President Obama won the support on Tuesday of Republican and Democratic leaders in the House for an attack on Syria, giving him a foundation to win broader approval for military action from a Congress that still harbors deep reservations.
Speaker John A. Boehner, who with other Congressional leaders met Mr. Obama in the Oval Office, said afterward that he would “support the president’s call to action,” an endorsement quickly echoed by the House majority leader, Representative Eric Cantor of Virginia.
On Tuesday evening, Democrats and Republicans on the Senate Foreign Relations Committee agreed on the wording of a resolution that would give Mr. Obama the authority to carry out a strike against Syria, for a period of 60 days, with one 30-day extension. A committee vote on the measure could come as early as Wednesday.
Uncertainties abound, particularly in the House, where the imprimatur of the Republican leadership does not guarantee approval by rebellious rank and file, and where vocal factions in both parties are opposed to anything that could entangle the nation in another messy conflict in the Middle East.
Still, the expressions of support from top Republicans who rarely agree with Mr. Obama on anything suggest the White House may be on firmer footing than seemed the case on Saturday, when the president abruptly halted his plans for action in the face of growing protests from Congress.
Mr. Obama is now headed to Sweden and Russia, where he will try to shore up an international coalition to punish Syria for a chemical weapons attack and will probably encounter some of the same debates that are cleaving the Capitol.
Before his departure, the White House intensified what has become the most extraordinary lobbying campaign of Mr. Obama’s presidency as it deployed members of his war council and enlisted political alumni of his 2008 campaign to press the argument with the public.
“This is not the time for armchair isolationism,” said Secretary of State John Kerry, who answered sharp questions and defended the administration’s strategy for Syria in nearly four hours of sometimes sharp exchanges before the Senate Foreign Relations Committee.
Mr. Kerry stirred some confusion about the potential scope of American military involvement when he tried to carve out an exception to a proposed Congressional prohibition on the use of ground troops in Syria — something Mr. Obama and other officials have long ruled out as a general principle.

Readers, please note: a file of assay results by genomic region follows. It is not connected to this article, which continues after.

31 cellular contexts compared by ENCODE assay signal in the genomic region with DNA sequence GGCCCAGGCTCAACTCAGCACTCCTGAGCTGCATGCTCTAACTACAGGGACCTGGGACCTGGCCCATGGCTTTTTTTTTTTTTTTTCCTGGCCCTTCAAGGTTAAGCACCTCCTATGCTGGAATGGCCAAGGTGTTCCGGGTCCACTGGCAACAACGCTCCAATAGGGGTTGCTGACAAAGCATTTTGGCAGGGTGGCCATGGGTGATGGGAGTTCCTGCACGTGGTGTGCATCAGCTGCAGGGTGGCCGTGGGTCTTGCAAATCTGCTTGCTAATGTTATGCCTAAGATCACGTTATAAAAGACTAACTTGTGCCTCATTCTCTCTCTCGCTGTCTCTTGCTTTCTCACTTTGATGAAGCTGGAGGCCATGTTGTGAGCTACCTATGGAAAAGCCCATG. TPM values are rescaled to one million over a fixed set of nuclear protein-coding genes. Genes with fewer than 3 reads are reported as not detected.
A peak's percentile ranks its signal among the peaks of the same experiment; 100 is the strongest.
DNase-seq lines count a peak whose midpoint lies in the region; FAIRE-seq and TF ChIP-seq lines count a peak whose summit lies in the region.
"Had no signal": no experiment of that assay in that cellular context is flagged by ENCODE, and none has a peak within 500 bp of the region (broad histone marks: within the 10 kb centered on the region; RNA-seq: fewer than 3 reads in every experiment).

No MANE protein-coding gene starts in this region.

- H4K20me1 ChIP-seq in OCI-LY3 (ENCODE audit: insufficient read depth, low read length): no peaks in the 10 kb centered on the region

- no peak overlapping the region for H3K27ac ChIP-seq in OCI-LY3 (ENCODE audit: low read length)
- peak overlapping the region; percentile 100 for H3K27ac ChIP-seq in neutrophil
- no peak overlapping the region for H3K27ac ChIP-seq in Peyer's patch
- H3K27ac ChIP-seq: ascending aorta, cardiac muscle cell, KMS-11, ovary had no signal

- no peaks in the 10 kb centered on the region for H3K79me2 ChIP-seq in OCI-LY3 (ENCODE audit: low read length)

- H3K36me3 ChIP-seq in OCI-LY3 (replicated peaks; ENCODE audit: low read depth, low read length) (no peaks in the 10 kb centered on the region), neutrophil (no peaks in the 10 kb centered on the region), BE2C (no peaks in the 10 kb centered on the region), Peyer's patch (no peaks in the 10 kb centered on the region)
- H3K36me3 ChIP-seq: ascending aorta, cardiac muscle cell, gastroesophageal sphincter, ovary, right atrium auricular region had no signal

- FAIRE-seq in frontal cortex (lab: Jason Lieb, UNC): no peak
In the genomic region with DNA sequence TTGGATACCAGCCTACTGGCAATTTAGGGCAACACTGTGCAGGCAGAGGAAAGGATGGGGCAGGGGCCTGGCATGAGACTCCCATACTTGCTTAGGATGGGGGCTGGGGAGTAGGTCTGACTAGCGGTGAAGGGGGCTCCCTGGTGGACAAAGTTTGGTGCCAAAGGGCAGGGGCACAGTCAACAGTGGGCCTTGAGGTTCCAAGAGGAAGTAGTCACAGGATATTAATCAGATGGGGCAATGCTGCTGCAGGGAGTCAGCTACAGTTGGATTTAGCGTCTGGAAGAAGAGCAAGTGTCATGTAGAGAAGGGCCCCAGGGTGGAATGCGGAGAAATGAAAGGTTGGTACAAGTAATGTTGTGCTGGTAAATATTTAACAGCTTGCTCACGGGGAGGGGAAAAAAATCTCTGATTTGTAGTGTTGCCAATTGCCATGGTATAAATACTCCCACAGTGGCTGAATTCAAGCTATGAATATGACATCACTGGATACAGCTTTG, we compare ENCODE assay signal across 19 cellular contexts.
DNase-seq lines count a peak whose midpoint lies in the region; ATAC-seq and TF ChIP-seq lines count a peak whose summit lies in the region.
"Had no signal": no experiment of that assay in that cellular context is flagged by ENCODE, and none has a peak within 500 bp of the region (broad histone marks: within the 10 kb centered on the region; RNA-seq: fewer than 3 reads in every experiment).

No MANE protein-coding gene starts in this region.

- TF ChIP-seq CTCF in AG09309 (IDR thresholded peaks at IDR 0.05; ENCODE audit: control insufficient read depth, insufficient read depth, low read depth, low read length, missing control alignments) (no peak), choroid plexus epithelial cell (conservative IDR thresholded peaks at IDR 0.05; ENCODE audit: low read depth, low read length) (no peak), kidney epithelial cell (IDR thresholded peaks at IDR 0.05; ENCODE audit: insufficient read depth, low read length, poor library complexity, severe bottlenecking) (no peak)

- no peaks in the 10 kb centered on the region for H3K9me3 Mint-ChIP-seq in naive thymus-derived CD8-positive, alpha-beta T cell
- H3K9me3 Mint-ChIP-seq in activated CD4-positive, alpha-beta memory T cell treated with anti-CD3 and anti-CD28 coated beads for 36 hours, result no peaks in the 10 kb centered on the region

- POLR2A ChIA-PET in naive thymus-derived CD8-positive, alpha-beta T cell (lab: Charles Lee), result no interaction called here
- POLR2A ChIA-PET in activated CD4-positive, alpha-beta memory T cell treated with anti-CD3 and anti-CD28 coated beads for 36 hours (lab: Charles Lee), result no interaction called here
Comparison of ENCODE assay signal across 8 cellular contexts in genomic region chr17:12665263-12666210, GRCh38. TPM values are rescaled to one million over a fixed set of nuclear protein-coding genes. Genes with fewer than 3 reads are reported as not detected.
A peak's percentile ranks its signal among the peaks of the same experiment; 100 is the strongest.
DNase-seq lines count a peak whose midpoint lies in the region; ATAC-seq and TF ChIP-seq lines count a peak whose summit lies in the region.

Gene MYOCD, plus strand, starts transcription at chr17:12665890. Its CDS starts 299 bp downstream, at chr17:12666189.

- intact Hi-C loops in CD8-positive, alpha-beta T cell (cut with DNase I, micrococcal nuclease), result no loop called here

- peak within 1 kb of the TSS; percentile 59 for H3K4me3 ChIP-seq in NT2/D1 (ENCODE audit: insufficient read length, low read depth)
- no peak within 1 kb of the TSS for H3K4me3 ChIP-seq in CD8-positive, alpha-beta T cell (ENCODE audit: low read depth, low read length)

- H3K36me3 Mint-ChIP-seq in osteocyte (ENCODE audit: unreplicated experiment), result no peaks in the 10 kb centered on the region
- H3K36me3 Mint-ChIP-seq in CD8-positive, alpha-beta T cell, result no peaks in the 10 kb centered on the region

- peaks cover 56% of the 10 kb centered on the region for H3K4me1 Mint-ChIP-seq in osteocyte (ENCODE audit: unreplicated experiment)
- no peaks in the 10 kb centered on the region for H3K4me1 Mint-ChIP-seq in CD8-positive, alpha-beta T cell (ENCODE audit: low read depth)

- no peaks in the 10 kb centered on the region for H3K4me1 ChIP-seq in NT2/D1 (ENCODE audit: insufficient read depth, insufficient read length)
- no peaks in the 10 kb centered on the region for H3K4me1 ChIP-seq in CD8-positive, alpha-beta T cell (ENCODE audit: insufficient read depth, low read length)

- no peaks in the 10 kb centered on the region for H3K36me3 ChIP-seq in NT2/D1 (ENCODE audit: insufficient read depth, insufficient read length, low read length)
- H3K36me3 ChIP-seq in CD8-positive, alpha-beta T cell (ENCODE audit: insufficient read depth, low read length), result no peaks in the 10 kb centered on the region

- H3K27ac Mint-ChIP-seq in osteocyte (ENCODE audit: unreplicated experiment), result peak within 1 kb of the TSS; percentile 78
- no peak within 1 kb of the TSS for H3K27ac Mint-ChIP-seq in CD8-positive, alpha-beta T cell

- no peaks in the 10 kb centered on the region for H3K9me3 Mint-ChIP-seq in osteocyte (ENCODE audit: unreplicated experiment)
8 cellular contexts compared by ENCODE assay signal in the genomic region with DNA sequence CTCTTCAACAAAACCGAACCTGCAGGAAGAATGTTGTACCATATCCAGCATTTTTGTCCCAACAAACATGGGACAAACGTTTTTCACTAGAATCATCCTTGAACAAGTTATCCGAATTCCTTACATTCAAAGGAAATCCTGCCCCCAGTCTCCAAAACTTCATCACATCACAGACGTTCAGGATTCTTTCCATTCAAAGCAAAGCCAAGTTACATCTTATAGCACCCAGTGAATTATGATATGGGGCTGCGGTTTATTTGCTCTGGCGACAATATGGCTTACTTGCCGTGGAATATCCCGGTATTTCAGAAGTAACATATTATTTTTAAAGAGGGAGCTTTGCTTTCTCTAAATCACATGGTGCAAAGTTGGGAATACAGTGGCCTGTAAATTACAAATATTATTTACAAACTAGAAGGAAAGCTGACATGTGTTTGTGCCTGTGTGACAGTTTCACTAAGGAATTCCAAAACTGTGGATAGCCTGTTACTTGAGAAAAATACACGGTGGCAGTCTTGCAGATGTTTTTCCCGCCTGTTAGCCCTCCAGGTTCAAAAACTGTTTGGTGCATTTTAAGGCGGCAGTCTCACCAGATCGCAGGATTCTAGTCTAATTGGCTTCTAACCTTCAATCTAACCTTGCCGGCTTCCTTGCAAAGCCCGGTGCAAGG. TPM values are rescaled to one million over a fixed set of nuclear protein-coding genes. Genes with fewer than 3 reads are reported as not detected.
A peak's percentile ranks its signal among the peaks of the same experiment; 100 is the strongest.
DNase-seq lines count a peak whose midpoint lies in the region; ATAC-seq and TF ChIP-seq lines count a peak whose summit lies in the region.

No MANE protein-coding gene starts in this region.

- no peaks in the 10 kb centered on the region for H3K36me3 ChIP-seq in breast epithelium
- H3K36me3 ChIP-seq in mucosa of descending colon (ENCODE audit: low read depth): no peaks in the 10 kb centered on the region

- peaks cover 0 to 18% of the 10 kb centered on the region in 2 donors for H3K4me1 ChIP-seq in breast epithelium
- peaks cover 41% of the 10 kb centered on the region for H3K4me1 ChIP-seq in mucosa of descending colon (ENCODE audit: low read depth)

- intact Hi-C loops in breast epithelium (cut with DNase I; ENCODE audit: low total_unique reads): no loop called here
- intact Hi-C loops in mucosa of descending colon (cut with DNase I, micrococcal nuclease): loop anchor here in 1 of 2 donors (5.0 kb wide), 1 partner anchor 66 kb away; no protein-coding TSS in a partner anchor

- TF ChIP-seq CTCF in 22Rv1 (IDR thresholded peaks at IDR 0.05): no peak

If Syria were to fall into complete chaos and if the chemical weapons of President Bashar al-Assad’s government there were at risk of falling into the hands of a militant group like Al Nusra, Mr. Kerry said, “I don’t want to take off the table an option that might or might not be available to a president of the United States to secure our country.”
Later, under questioning by Senator Bob Corker of Tennessee, the ranking Republican, Mr. Kerry walked back his comment, insisting that he had only been speaking about a hypothetical case. “Let’s shut that door now as tight as we can,” Mr. Kerry said, without quite doing so. “There will not be American boots on the ground with respect to the civil war.”
The Senate resolution — released Tuesday night by Mr. Corker and the committee’s chairman, Robert Menendez, Democrat of New Jersey — would limit the president’s options and prohibit the use of ground forces. Any strike, it says, should be “tailored” to only deter Syria from using chemical weapons again and to cripple its capacity to do so.
The resolution would prohibit “boots on the ground” and require “the Obama administration to submit their broader plan for Syria,” Mr. Corker said in a statement.
Mr. Menendez added, “We have an obligation to act.”
In one of the most heated moments of the hearing earlier, Senator Rand Paul, the Kentucky Republican, said that Mr. Obama might go through with an attack if Congress failed to authorize it. Mr. Kerry said that he did not know what Mr. Obama would decide but that the president had the authority to do so under the Constitution.
It was a vivid tableau: Mr. Kerry — the former senator and chairman of the Senate Foreign Relations Committee, who voted to authorize the Iraq war in 2003, then turned against it — imploring his ex-colleagues to authorize an act of war.